A: Their action is a blessing in disguise for the party. They were long discarded by the people. Churning takes place in every party. But, we have gone from strength to strength. Both Dhindsa and Ranjit Singh Brahampura had credited me for winning the assembly elections in 2007 and 2012. They are the ones who had proposed and seconded my name as the party president.

My father never said no to them for anything. Nor did I. Sangrur and Tarn Taran were the traditional Akali bastions. But, in last 30 years, they became the most unsafe constituencies for Akalis. That was because of non-performance and autocratic conduct of Dhindsa and Brahampura.

Q: But, they accuse you of running party un-democratically like a dictator.

A: If all senior leaders are in the core committee and Mr Dhindsa himself was in it, how can he say it is undemocratic? What is the parameter for a politician’s credibility? If he wins elections, it means people like him. If he doesn’t, they don’t like him. Dhindsa sa’ab, who now calls himself a tall leader, has been a serial loser for last thirty years.

He had lost even in 1997 when the party had swept the assembly polls. But, every time he lost, Badal sa’ab still put him in the position of power, whether it was chairmanship of power board or planning board.

Last time, we had promised a Rajya Sabha seat to Daljit Singh Cheema because he was denied the ticket. But, when Dhindsa lost, he demanded the Rajya Sabha nomination which my father agreed to, denying Cheema his due. Was the party undemocratic then?

Likewise, when Parminder lost the Lok Sabha elections last year from his family’s home turf, I made him the leader of legislature party. Was I dictator then? The dictatorship of Dhindsa sa’ab can be judged from the fact he didn’t allow his son to take a decision on his political future and told him that ‘either you leave the Badals or I will disown you’.

Q: Your detractors say the Akali Dal under you abandoned the Panthic ideology and agenda.

A: Did they say all this when they were enjoying power as Akalis? They have stabbed Panth in the back and are now projecting themselves as more Panthic than us. Dhindsa sa’ab is now aligning with Paramjit Singh Sarna who is a Congress member. He is saying all this under frustration. The Brand Dhindsa was built by the party. He wants me to resign for the party’s defeat in 2017.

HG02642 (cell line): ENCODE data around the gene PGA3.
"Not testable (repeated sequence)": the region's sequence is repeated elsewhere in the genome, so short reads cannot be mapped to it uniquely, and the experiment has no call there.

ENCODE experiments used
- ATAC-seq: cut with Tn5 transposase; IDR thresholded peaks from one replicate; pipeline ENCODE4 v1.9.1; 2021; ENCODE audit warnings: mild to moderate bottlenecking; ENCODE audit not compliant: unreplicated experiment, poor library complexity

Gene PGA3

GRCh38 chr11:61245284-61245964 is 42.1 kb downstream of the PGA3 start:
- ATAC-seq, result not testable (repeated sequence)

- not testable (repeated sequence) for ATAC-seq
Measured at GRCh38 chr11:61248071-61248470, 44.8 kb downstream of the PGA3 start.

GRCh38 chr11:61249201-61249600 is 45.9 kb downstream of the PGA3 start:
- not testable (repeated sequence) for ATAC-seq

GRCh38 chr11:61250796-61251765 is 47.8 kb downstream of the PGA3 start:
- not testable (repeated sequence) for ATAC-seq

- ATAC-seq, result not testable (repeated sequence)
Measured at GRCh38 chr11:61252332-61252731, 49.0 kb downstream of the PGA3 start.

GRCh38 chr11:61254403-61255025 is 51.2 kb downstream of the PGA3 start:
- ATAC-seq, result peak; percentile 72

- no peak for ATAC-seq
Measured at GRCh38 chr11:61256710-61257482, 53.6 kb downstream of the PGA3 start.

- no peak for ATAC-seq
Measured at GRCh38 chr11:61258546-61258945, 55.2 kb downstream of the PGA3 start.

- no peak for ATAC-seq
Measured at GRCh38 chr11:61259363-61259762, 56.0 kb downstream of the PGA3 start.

Did he resign as secretary general when he lost six elections? Did Parminder resign when he lost the Lok Sabha polls by two lakh votes and came third in is bastion Sangrur. I and my wife won the Lok Sabha polls. So, who is Panthic? Those elected by the Panth or ones rejected?

Q: Is the SAD staring at another split?

Not at all. When Manpreet Badal left us, everyone said the party will split. Individuals can’t destroy a party. The Shiromani Akali Dal is bigger than thousand individuals. If I leave the party, Sukhbir Singh Badal will be finished but SAD will be there. If someone wants to be a human bomb and destroy the party, we will give our life but never allow that.

Q: But, the Dhindsas and Taksalis want to free SAD from the Badals and revive its old glory.

A: My father has served the party for seven decades and became chief minister five times because of his credibility with the people and the Panth. I have been chosen the party president for the third time by delegates elected by 47 lakh members.

Why do they need to free Akali Dal from an elected president? Why don’t they start their own party ? Let’s see how many people go with them. They are not Akali Dal Taksali. They are Akali Dal ‘nakli’(fake).

Q: Do you see the breakaway Akalis forging a third front ahead of the 2022 assembly polls?

A: Today people go on credibility. If you look at the list of Taksali leaders, they never won elections in 30 years. People had a very bad experience with the third front in 2017. People want future of Punjab. Can you name one thing that Amarinder Singh has done for the state in last three years?

When in power, we never said ‘khazana khaali’ (empty coffers). This is the defence of incompetent rulers.

Q: The probe into the sacrilege cases is still hanging over your head.

A: We are not scared because we have not done anything wrong. Lies will always be lies.